Prior to applying the combined vertical up scaling and filtering algorithm, the method may further include applying a horizontal down scaling algorithm. After applying the combined vertical up scaling and filtering algorithm, the method ay include applying a combined horizontal up scaling and filtering algorithm that uses a coefficient configured for combined horizontal up scaling and filtering. In one particular case, the scaling is associated with a scaling ratio, and the method further includes applying a 1:2 vertical down prescaling algorithm if the scale ratio is greater than an established threshold.

Another embodiment of the present invention provides a device for carrying out combined scaling, filtering (smoothing/sharpening), and scan conversion to prepare a video signal for display. The device includes a line buffer for storing at least portions of received pixel data to facilitate combined scaling and filtering processing. A vertical scaling and filtering module is also provided for applying a combined vertical up scaling and filtering algorithm that uses a coefficient configured for combined vertical up scaling and filtering.

The algorithm and the coefficient can be further configured to carryout scan conversion in addition to vertical up scaling and filtering. The device may include one or more horizontal down scaling modules for applying a horizontal down scaling algorithm. The device may include a horizontal up scaling module for applying a combined horizontal up scaling and filtering algorithm that uses a coefficient configured for combined horizontal up scaling and filtering. In one particular case, the scaling is associated with a scaling ratio, and the device further includes a 1:2 vertical down prescaling module for applying 1:2 vertical down prescaling algorithm if the scale ratio is greater than an established threshold.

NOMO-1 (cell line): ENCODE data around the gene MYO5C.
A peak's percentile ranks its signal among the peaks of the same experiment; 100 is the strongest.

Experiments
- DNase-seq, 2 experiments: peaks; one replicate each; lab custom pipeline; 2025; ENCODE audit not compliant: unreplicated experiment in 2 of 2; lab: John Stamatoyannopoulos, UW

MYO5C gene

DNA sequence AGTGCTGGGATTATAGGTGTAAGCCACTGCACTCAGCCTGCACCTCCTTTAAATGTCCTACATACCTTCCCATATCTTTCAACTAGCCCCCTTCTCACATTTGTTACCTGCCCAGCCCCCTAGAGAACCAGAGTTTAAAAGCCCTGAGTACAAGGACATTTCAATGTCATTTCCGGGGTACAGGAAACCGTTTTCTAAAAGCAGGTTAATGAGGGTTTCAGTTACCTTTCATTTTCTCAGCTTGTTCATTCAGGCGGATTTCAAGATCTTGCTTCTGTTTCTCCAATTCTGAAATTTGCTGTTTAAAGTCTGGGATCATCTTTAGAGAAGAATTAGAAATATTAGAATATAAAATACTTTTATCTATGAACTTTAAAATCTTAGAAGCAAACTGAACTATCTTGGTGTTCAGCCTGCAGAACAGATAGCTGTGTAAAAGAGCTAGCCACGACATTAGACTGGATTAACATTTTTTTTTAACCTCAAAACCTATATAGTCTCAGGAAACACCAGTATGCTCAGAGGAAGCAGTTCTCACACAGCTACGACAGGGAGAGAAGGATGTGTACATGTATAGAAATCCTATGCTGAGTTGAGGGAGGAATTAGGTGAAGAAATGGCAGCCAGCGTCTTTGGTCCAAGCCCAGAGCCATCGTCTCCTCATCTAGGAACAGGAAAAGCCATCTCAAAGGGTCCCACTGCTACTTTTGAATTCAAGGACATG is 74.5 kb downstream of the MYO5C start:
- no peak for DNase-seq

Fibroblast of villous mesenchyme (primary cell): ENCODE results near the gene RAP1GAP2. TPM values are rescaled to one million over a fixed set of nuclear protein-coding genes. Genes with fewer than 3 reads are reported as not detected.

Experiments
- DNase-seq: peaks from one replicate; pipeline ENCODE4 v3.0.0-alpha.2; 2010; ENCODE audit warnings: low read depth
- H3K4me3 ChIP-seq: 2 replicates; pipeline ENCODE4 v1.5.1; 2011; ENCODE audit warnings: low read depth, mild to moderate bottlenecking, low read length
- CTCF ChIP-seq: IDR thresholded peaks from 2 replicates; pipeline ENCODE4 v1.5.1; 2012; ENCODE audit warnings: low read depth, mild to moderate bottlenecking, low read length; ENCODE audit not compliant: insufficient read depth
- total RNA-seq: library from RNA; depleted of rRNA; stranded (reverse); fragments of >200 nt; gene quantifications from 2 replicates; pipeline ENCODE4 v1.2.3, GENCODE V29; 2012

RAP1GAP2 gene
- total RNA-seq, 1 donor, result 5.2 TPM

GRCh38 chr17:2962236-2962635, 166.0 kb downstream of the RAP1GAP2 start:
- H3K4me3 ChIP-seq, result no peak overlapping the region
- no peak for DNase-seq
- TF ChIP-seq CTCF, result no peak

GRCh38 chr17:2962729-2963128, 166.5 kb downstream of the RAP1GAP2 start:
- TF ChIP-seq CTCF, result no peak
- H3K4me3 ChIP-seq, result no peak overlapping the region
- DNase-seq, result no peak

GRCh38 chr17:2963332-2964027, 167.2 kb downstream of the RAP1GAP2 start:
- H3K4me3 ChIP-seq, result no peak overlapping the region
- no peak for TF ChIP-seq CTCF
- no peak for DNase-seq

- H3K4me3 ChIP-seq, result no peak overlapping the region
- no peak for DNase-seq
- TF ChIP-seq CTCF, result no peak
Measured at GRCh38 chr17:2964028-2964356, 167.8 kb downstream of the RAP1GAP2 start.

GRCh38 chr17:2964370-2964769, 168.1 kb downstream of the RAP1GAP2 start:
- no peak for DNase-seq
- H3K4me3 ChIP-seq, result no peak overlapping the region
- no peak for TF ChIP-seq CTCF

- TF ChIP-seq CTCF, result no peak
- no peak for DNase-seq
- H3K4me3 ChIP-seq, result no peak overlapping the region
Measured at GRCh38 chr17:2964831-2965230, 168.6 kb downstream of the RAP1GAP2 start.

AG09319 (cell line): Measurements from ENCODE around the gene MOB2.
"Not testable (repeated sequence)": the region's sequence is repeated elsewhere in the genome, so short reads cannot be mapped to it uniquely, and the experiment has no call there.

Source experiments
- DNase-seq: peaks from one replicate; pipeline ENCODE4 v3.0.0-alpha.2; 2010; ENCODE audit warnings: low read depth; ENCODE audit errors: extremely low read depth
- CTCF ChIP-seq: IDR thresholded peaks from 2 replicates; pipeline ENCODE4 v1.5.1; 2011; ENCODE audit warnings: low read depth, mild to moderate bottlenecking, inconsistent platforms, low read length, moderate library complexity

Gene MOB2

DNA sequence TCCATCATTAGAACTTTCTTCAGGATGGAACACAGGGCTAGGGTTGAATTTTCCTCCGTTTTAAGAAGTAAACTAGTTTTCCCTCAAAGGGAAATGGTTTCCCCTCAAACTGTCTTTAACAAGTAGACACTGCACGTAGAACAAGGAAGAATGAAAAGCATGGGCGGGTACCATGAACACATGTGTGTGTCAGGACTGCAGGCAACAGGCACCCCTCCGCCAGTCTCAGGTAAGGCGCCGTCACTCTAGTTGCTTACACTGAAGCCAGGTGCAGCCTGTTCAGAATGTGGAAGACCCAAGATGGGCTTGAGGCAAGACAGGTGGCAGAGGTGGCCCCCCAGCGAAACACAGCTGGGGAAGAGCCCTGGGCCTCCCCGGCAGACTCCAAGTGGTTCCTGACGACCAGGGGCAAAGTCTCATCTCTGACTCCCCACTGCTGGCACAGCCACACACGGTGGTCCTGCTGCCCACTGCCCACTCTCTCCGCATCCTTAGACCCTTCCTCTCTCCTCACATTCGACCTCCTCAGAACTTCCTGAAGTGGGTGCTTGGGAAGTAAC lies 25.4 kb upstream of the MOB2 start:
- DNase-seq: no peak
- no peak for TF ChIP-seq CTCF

The features and advantages described herein are not allinclusive and, in particular, many additional features and advantages will be apparent to one of ordinary skill in the art in view of the figures and description. Moreover, it should be noted that the language used in the specification has been principally selected for readability and instructional purposes, and not to limit the scope of the inventive subject matter.
BRIEF DESCRIPTION OF THE DRAWINGS

FIG. 1 is a block diagram of a display controller configured in accordance with an embodiment of the present invention.

FIG. 2 illustrates a graphical representation of down scaling in accordance with an embodiment of the present invention.

FIG. 3 illustrates an example of a down scaling algorithm configured in accordance with an embodiment of the present invention.

FIG. 4 illustrates a graphical representation of up scaling in accordance with an embodiment of the present invention.

FIG. 5 illustrates a method for carrying out combined scaling, filtering (smoothing/sharpening), and scan conversion in accordance with an embodiment of the present invention.
DETAILED DESCRIPTION OF THE INVENTION

Techniques for performing combined scaling, filtering, and/or scan conversion are disclosed that reduce the amount of line buffer space required in the overall design of a video processing system. The techniques can be implemented, for example, as a display controller chip, or as a display controller circuit integrated into an overall video processing systemonchip or chip set.